Further, to address the registration gap, SEPs who register with any government agency and professional board will automatically be registered with the BIR (e.g., upon issuance of a business permit, professional license or registration of a business name).
Feasibility in PH
However, the proposal is not without criticisms. One is whether this is actually possible in the Philippines, a developing country that may not have the resources to adequately implement pre-populated tax returns. Countries that have adopted pre-populated tax systems tend to have strong institutions already in place, such as Singapore, Australia, Taiwan and South Korea. Even the United States has only implemented pre-populated tax returns in California.
The Organization for Economic Cooperation and Development (OECD) has laid down several factors that are critical to the successful implementation of pre-populated returns.
First, there must be accurate withholding at source. Otherwise, the tax agency would just be bogged down by the number of applications for tax refunds.
Second, there must be high-integrity taxpayer identifiers. To properly implement pre-populated tax returns, the revenue agency must be able to quickly and accurately match third-party data with the relevant taxpayer’s data.
Third, there must be a comprehensive system of third-party reporting to the revenue body. In other words, the revenue agency must be able to collect all the necessary information from third parties, such as major sources of income, important deduction items and other information relevant to determining liabilities.
Fourth, there must be a compatible legislative framework. If a country’s tax laws allow deductions, rebates or credits that are unpredictable through third-party reports, then there will be difficulty in successfully implementing pre-populated tax returns.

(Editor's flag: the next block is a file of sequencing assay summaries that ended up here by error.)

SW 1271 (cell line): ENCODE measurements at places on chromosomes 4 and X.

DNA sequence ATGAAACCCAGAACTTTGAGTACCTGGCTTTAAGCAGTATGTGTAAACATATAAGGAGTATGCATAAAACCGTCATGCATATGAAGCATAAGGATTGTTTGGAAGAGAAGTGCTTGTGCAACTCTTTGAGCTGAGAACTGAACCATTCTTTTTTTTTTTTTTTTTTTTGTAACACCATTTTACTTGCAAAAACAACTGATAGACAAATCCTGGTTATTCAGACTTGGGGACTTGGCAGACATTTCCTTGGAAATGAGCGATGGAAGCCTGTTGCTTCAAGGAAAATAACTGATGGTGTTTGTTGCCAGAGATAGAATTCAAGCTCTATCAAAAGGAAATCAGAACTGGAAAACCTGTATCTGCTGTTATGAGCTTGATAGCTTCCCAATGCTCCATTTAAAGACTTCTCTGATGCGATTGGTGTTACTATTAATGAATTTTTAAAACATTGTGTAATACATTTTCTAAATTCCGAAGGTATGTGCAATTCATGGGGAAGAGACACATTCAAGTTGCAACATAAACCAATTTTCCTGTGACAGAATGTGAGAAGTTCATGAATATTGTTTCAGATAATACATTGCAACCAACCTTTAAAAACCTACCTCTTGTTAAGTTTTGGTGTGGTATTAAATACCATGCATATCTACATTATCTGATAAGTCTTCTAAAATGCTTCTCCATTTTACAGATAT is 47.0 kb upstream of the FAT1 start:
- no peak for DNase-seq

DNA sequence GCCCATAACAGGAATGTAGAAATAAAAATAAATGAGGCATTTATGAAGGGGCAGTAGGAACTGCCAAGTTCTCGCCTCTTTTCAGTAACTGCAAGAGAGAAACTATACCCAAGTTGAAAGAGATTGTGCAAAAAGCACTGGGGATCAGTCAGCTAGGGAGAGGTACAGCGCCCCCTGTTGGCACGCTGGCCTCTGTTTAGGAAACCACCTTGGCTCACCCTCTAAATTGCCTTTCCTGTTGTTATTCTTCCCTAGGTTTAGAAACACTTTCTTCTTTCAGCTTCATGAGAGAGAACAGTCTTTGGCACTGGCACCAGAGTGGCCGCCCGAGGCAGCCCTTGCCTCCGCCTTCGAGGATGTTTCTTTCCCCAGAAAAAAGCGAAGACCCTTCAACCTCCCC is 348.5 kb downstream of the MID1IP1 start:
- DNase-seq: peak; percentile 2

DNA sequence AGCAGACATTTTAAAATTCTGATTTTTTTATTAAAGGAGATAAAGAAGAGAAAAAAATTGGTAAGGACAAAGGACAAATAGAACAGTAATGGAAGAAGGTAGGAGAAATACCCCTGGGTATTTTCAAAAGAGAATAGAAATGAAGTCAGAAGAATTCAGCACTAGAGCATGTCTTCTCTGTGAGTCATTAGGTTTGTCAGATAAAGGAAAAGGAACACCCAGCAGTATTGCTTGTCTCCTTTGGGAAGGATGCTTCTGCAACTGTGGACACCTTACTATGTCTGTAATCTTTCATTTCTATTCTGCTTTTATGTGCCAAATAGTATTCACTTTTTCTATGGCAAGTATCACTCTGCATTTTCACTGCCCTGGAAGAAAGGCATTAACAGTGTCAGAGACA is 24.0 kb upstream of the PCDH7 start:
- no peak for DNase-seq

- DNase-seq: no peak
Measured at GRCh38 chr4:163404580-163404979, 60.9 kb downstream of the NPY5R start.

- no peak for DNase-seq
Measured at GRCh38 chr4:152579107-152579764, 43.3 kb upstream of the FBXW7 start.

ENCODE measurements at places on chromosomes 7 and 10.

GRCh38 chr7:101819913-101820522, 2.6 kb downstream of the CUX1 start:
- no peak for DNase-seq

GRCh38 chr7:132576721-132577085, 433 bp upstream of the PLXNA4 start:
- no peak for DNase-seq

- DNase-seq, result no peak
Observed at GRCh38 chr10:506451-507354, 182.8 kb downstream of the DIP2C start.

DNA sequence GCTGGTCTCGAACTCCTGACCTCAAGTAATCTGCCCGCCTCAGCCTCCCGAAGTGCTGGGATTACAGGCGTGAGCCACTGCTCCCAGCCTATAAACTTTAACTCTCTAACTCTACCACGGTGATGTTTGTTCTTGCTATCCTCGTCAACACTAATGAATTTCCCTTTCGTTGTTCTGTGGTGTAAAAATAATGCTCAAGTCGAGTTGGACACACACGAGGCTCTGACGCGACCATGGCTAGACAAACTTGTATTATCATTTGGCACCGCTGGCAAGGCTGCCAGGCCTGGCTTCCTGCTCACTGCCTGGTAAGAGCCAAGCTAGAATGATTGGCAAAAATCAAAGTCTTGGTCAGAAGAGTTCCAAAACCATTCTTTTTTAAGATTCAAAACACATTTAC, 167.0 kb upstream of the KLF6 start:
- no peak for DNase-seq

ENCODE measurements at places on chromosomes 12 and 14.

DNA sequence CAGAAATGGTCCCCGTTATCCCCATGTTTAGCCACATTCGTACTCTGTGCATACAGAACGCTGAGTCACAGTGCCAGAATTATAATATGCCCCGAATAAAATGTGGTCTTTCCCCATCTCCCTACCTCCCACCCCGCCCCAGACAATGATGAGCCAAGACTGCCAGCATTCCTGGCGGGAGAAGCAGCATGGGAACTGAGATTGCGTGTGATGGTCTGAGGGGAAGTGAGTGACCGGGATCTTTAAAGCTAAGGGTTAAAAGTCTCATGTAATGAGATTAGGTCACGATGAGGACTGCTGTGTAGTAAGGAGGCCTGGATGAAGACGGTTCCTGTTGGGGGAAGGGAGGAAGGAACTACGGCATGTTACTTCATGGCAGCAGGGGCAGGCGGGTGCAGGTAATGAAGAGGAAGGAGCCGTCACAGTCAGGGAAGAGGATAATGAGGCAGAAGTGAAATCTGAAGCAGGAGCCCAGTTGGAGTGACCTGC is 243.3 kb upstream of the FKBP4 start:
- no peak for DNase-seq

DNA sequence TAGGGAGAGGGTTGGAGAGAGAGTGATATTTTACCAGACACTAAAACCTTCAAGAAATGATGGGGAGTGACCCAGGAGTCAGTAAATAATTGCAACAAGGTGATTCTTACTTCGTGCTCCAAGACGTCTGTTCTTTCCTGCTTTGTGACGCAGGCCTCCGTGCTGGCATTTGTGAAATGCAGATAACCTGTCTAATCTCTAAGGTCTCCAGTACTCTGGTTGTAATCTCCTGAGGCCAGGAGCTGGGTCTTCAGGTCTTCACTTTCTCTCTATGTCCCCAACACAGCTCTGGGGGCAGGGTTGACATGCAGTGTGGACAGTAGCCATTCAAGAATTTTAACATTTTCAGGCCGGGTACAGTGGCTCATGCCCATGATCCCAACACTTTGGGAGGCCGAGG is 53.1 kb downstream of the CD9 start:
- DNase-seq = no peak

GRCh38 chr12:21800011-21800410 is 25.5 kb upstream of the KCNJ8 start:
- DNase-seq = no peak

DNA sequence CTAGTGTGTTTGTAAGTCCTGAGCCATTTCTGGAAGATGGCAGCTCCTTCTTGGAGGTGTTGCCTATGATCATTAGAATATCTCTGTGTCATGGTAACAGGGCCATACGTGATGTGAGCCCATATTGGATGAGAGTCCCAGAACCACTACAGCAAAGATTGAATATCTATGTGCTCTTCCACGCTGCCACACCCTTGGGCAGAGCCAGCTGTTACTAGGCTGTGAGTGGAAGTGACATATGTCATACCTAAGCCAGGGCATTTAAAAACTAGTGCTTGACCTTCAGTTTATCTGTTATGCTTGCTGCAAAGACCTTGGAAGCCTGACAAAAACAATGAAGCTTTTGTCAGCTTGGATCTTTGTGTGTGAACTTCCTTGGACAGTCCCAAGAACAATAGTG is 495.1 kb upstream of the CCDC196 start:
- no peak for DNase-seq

Fifth, there must be a high degree of automation among information suppliers. The use of automated systems in reporting relevant data would greatly facilitate the processing of third-party reports to the revenue agency.
Sixth, there must be large-scale information processing. Tax agencies need to be able to capture, validate and prepare all the relevant data, and generate pre-populated returns within a short period of time.
Seventh, and finally, there must be automated and minimal interactions with taxpayers. There must be provisions that allow the tax agency to minimize interactions with taxpayers. Otherwise, the tax agency would just be examining already completed pre-populated returns, which can be costly.
The OECD notes that all of these seven factors are critical to the success of pre-populated return systems. A major weakness in even one of the above-mentioned factors would significantly reduce the potential benefits of pre-populated returns.
In discussing how to improve the ease of paying taxes, we also need to include pre-populated tax returns. While there will certainly be difficulties, the hurdles are not impossible to overcome. Implementing pre-populated tax returns through a law that addresses the seven critical success factors outlined by the OECD would be a crucial step. Moreover, the benefits of pre-populated tax returns outweigh the costs and would greatly help tax administration in the Philippines.
Originally Published in Inquirer.Net